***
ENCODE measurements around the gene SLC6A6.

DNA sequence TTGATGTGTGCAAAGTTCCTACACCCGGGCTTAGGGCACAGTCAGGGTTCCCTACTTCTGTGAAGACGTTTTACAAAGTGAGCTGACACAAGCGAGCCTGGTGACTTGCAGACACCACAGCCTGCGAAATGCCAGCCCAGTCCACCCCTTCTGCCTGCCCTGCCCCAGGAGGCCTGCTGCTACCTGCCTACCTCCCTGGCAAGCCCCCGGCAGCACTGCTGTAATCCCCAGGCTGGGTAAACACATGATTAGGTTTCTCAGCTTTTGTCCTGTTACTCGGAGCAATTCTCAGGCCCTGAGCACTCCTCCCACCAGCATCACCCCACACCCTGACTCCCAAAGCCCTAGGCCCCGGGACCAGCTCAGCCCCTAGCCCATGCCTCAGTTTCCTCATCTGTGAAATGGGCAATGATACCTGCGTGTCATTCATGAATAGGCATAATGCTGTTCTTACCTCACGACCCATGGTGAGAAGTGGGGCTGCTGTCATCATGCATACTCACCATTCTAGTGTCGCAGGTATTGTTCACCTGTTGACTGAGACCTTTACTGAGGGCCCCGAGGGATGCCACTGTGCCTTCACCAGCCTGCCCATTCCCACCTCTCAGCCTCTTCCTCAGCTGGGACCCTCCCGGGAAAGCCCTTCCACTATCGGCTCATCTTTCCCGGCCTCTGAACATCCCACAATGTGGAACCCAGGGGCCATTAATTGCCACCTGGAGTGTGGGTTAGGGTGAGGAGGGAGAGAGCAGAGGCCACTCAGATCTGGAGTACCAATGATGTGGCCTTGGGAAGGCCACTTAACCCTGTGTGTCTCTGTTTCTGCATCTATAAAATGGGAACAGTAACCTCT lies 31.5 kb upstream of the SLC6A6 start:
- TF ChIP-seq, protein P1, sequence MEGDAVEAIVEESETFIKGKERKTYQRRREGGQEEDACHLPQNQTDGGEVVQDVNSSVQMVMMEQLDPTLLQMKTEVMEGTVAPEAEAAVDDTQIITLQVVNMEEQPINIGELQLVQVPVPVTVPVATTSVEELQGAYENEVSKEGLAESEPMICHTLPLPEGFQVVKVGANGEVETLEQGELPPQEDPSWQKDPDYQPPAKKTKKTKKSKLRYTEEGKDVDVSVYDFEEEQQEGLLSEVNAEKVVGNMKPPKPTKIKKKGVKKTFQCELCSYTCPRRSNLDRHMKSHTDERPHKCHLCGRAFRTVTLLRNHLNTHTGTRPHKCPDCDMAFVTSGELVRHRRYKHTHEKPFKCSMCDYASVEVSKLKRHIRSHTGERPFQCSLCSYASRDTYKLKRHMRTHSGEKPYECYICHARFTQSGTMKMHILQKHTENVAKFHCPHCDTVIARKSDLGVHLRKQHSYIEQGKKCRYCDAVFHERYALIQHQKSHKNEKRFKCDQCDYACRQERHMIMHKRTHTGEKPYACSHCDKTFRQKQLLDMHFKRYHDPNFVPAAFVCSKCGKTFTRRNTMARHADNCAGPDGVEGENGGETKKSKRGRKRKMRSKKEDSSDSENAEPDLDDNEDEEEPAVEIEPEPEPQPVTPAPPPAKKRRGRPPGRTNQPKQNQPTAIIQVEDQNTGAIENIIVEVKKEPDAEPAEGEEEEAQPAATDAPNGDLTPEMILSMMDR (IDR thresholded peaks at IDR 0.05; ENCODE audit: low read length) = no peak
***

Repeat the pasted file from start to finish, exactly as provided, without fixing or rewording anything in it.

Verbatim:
ENCODE measurements around the gene SLC6A6.

DNA sequence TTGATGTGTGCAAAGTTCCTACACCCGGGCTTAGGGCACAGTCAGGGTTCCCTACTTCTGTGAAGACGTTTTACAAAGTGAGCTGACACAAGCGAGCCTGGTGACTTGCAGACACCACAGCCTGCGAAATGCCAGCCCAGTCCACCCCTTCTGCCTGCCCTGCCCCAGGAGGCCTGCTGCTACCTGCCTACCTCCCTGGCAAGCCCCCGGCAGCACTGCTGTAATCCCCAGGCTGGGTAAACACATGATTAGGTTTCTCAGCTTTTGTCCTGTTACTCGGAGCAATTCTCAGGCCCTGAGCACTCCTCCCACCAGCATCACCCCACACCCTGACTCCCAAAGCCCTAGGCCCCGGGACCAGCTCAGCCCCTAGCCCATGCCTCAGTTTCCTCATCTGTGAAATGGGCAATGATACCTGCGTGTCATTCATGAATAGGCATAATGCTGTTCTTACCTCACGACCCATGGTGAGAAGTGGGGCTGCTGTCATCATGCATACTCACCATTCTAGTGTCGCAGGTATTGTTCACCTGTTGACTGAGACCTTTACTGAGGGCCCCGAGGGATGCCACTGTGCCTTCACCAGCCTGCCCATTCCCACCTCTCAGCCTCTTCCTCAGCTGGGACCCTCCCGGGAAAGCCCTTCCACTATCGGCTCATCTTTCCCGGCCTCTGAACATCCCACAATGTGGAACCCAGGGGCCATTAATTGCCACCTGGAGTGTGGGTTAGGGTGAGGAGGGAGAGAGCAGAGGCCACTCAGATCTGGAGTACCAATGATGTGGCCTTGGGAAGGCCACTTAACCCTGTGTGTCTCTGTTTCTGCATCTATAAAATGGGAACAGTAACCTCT lies 31.5 kb upstream of the SLC6A6 start:
- TF ChIP-seq, protein P1, sequence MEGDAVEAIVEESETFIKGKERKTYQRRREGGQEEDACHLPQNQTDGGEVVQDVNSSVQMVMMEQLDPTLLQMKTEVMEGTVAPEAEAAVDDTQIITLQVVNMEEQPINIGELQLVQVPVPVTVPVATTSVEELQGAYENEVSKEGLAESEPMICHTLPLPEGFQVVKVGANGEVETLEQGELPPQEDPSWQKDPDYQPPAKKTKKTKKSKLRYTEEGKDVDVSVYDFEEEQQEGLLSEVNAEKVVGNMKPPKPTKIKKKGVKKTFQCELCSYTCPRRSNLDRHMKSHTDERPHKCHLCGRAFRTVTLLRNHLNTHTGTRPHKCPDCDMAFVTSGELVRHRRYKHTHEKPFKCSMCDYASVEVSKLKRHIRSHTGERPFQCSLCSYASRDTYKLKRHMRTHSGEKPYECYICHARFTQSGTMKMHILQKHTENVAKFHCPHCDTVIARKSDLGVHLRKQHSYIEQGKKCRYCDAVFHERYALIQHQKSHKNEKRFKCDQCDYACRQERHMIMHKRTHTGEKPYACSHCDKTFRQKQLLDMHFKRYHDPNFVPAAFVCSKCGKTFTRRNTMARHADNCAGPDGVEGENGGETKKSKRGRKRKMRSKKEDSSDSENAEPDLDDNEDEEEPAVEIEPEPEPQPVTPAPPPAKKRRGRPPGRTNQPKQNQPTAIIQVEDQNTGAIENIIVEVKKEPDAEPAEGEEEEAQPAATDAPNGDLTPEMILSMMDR (IDR thresholded peaks at IDR 0.05; ENCODE audit: low read length) = no peak